The Rise of the Nazis

Until recently, I have thought that the common comparison of what is happening in Great Britain to Germany in the early 1930s over-melodramatic and somewhat far fetched. But having now watched the BBC’s three-part series on The Rise of the Nazis, I am less sure. There are so many points of comparison, all of them troubling: a sense of political and parliamentary turmoil, which allowed a minority party to seize power; an angry and discontented population looking for what they considered to be strong leadership and national prestige, seduced by promises of increased national wealth; hostility to parliament and a manufactured hostility to the rule of law; a lazy, but articulate leader effective at sloganeering. It all happened so fast by the appeal to the violence of the streets against the institutions of state. Rampant demagoguery, surrounded by arrogant and complicit cheerleaders who mindlessly repeat the leader’s message. The programmes were presumably intended to be disturbing. They most certainly are.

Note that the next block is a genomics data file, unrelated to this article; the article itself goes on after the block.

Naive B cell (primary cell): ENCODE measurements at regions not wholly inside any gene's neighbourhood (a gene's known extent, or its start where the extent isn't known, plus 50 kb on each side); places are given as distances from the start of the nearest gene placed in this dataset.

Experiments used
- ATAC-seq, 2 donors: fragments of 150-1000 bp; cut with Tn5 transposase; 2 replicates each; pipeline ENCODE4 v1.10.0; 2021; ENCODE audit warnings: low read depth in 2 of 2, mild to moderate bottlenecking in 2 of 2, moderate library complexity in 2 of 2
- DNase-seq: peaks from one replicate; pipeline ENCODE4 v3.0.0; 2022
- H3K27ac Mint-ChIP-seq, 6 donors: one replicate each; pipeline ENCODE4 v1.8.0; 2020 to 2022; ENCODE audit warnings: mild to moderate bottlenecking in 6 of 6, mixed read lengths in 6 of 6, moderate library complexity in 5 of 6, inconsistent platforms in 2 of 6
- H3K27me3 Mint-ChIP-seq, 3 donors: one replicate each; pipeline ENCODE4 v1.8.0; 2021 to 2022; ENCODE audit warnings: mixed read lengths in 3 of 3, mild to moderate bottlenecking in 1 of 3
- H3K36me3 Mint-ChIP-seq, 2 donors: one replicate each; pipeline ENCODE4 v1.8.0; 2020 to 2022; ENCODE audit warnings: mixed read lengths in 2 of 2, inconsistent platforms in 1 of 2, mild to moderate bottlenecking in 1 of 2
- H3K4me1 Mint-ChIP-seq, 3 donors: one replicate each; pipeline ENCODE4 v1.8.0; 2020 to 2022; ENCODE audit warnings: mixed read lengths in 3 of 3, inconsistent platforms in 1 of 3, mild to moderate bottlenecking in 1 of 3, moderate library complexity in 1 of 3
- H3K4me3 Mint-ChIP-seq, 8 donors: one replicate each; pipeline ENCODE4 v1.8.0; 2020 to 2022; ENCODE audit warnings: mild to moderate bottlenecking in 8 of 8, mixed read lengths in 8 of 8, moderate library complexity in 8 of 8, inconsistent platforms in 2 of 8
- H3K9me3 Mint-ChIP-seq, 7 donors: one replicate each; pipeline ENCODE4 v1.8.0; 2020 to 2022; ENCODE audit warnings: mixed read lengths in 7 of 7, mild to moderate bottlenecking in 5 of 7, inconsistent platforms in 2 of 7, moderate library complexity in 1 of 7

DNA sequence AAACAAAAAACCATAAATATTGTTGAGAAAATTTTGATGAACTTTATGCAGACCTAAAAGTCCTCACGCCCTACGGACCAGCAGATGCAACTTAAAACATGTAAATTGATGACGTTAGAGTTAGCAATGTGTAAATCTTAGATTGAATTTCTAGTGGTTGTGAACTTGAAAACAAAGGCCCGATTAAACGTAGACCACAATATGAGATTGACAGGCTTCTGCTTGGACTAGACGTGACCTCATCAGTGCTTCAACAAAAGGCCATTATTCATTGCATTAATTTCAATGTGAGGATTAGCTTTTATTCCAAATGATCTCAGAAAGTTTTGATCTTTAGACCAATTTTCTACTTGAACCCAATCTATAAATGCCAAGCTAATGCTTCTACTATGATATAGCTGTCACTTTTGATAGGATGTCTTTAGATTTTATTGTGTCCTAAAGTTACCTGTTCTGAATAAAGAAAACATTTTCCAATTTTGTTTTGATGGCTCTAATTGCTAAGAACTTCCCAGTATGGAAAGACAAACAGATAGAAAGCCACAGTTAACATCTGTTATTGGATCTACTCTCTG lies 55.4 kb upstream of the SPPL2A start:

5 thoughts on “The Rise of the Nazis

  1. edward chaney says:

    O really Carlo… i think you should check out your comparative history with my old chum Alan Sked, the former Liberal and Professor Emeritus of International History at the LSE xpert on Germay (pet pupil of AJP Taylor) who in response to Mr Major’s Maastricht treaty, founded UKIP in 1993… If the likes of Boris and Nige really were ever to be replaced by an Adolf (and frustrated fury is indeed mounting) it’ll have bin down to those who continued by every anti-democratic means at their disposal (including the blocking a general election) to resist the request via a referendum that we should leave the EU. Likewise if we end up leaving without a deal it’ll have been thanx to those who prevented Boris threatening the German car manufacturers et al with said no deal in order to get a good deal…

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